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An interesting case was recently decided regarding retirement credits involving military and civilian work.  In reversing the trial court, in this case, California’s Supreme Court held that four (4) years of additional retirement credits, which Husband was eligible for through premarital military service, are his separate property, minus the funds used to reimburse the community for funding the purchase of those credits.  The key to the court opinion in the case of In re Marriage of Green (2013) 56 Cal.4th 1130, 158 Cal.Rptr.3d) was the dates those services were rendered.

The facts of the case were determined as follows:  Prior to the parties being married, Husband served in the U.S. Air Force from July 1982 through May of 1986.  In June of 1989, he began working as a firefighter for a regional fire authority in Dublin, California.  This made him eligible to participate in CalPERS, the California Public Employees’ Retirement System, which in turn made him eligible to purchase up to four years of service credit toward his retirement benefits because of his military service.

Husband married Wife in May of 1992.  In 1997, the regional fire district Husband worked for merged with the Alameda County Fire Department, and Husband continued working for the newly created department.  He also continued his participation with CalPERS.  In August of 2002, Husband exercised his right to purchase four years of credit based on his military service, which he elected to pay through twice-monthly payroll deductions of $92.44, until July 2017.  Those deductions accrued to a total of $11,462 in community funds at the time the couple separated on October 1, 2007.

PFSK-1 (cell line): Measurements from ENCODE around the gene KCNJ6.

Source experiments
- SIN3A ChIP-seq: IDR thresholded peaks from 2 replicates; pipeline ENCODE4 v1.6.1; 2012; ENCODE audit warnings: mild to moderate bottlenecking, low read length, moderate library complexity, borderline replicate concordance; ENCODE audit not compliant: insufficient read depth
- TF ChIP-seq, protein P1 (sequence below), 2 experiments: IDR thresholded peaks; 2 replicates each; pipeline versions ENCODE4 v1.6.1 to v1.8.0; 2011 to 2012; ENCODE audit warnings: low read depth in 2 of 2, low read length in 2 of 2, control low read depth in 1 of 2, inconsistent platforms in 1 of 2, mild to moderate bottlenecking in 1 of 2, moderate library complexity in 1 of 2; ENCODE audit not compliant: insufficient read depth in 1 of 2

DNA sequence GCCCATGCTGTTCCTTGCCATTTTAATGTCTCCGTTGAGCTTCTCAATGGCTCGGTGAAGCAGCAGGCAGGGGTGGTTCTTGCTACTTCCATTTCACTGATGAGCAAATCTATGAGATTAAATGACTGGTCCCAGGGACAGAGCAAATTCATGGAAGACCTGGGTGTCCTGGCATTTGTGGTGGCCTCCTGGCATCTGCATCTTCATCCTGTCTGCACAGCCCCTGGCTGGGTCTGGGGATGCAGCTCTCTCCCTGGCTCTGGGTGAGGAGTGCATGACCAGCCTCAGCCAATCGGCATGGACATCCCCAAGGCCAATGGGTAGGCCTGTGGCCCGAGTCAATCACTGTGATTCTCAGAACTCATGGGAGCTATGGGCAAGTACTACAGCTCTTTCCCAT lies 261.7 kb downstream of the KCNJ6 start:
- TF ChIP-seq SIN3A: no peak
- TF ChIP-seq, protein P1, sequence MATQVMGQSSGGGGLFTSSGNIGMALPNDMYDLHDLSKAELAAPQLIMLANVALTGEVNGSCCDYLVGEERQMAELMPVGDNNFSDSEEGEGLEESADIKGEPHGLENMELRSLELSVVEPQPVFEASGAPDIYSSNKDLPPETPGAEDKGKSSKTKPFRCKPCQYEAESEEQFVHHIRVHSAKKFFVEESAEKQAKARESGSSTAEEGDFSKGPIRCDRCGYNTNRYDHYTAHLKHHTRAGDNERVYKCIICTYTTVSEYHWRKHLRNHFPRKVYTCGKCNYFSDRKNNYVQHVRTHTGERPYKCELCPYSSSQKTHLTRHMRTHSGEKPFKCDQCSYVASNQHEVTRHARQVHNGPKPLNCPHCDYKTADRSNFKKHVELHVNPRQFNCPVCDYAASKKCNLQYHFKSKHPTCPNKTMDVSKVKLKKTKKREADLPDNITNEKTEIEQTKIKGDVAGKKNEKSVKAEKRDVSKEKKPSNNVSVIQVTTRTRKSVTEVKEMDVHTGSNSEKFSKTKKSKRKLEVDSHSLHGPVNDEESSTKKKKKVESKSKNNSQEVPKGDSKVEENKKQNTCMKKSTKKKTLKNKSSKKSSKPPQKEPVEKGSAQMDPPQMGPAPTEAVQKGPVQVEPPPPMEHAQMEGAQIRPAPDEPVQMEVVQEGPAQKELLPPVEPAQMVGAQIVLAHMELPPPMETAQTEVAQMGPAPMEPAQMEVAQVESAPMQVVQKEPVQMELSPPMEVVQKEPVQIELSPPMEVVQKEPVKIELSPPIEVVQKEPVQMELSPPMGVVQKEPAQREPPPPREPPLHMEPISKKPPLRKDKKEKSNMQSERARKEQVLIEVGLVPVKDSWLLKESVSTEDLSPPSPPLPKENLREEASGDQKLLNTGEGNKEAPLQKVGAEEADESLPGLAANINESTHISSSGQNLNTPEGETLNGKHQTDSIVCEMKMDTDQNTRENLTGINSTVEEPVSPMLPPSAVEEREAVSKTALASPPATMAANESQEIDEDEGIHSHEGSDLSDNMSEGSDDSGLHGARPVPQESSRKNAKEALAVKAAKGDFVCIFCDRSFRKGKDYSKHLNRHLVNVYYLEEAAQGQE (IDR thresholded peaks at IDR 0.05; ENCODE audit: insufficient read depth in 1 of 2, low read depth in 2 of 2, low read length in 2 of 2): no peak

Wife filed for divorce in March of 2008.  At trial, a major issue for the court was whether it should characterize Husband’s military service credit as community property or separate property.  The trial court determined the credit to be Husband’s separate property, but it also ordered him to pay $6,699 to Wife for half of the community property payroll deductions made to purchase the credit, plus 6% interest thereon.  Wife appealed the trial court’s decision.

California’s First District Appellate Court reversed the trial court’s ruling.  It found that the service credit was community property due to the fact it had been purchased during the marriage using community funds.  The California Supreme Court granted review and reversed the First District.

In reaching its decision, the California Supreme Court considered many cases dealing with facts that differed from those in this case.  In their opinion, the justices noted that the rule to be applied to all these different legal and factual scenarios was derived from Hogoboom & King, California Practice Guide: Family Law as follows:  “Pension and retirement benefits are a form of employment compensation and thus tantamount to ‘earnings.’  As such, regardless of when the benefits ‘vest’ or are received, they are characterized in accordance with the employee’s marital status at the time the services were rendered; i.e., the benefits are community property to the extent attributable to employment during marriage.”

The key to this decision, obviously, is that retirement benefits in California are to be characterized according to the employee spouse’s marital status at the time the underlying services were rendered.